Governments can’t do much about the oil price. Politicians and the public can do much more to modify policies and behaviour to prepare for a new era of energy use.
Australians who go out in their cars this weekend and fill up with petrol will shudder at the cost. They may even mutter that the Government must do something about the price. Perhaps, though, they should pause for a moment and look beyond the figures on the bowser to the insatiable demand for finite oil reserves that is driving up prices. They might then realise that cutting fuel taxes is a counterproductive solution; it encourages Australians’ dependence on oil and thus their vulnerability when oil runs out or, probably well before then, becomes prohibitively expensive.
A year ago, Treasurer Peter Costello warned that petrol prices would stay above $1 a litre. Ah, those were the days: the price is testing record heights (for the cities) of $1.40. By last September, Prime Minister John Howard was warning the Government could do nothing about a short-term price spike. Seven months later, Mr Costello is talking about the risk of a third “oil shock”, saying: “This has lasted longer than anyone expected.” Mr Howard hopes prices will soon “recede a little bit”. It is not just the Australian public, then, that seems to be struggling to come to grips with the fact that the future of oil prices that once seemed inconceivably high is upon us. Service Station Association chief executive officer Ron Bowden this week summed it up: “You’re living in a fool’s paradise if you think you’re just weathering a storm and everything will go back to normal. Normal is high energy prices … $2 a litre is quite possible.”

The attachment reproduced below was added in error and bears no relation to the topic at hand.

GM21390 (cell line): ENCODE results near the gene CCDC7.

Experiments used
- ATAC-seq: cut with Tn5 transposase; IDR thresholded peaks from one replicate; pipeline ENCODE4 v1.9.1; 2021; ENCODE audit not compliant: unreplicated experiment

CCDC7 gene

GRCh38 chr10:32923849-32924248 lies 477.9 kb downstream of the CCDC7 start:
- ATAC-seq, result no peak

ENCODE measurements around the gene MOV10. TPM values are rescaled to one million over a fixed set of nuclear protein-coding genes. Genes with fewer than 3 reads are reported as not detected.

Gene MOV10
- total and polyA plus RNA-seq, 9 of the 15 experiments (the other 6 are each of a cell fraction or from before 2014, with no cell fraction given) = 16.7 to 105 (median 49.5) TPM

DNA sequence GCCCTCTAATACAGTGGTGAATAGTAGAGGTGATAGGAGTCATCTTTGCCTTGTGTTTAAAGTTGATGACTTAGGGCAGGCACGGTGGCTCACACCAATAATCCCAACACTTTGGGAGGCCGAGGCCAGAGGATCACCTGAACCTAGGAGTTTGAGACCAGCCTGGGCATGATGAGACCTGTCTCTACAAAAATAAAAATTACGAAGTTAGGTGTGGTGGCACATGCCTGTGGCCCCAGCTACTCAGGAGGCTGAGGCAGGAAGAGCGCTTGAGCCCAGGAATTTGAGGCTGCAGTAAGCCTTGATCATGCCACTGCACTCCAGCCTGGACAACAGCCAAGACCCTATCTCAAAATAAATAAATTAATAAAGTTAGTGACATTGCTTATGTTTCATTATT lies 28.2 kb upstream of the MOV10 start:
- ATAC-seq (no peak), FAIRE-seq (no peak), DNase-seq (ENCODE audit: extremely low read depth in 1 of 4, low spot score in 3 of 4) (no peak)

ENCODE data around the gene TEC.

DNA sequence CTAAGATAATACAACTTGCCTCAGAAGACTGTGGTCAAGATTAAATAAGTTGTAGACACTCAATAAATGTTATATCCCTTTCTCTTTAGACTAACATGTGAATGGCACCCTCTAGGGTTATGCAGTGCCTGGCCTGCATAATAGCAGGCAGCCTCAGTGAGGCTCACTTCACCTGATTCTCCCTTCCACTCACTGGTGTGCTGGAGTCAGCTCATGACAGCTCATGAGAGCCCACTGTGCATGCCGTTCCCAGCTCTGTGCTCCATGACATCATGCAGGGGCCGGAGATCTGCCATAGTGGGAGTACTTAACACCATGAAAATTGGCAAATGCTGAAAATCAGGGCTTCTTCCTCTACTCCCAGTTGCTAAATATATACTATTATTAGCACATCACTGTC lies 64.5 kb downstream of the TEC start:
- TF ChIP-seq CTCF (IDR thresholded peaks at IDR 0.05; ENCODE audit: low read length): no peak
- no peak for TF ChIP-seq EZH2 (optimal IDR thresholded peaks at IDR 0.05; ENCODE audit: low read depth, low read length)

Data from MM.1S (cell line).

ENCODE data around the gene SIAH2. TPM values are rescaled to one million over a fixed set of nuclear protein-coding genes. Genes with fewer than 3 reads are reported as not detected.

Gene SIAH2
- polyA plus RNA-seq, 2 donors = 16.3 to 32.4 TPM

Official forecasts have proved to very wrong, as the convener of the Australian Association for the Study of Peak Oil and Gas, Bruce Robinson, told a Senate inquiry in Perth last week. In 2002, the Australian Bureau of Agricultural and Resource Economics (ABARE) forecast an oil price of $US21 a barrel this year (it was $US18 at the end of 2001), not $US72. Its estimate of $US35 just a year ago was still out by 100 per cent. The problem, as with comparisons to the 1970s oil shocks, is that the parameters of supply and demand have changed profoundly. The Inquiry into Australia’s Future Oil Supply and Alternative Transport Fuels has not attracted the attention it should, but anyone who reads the Hansard record of a thought-provoking discussion on April 11 would understand why old assumptions are unreliable. When even a Big Oil champion such as US President George Bush warns that his country must end its oil addiction, Australia should get the message. The old tyranny of distance grows along with fuel prices.
Demand, driven by China and India, is soaring, but production has been flat for 18 months. Producers are pumping at capacity, not cutting supply as they did in the ’70s. Oil is being used up at four times the rate that new reserves are being found. The cheapest oil from the biggest, most accessible fields has driven global development – there has never been a cheaper, high-energy fuel – but the new sources are more inaccessible and costly to tap. ABARE still forecasts that in the next 25 years Australia will use 66 per cent more oil. Where will it come from and, more to the point, at what price?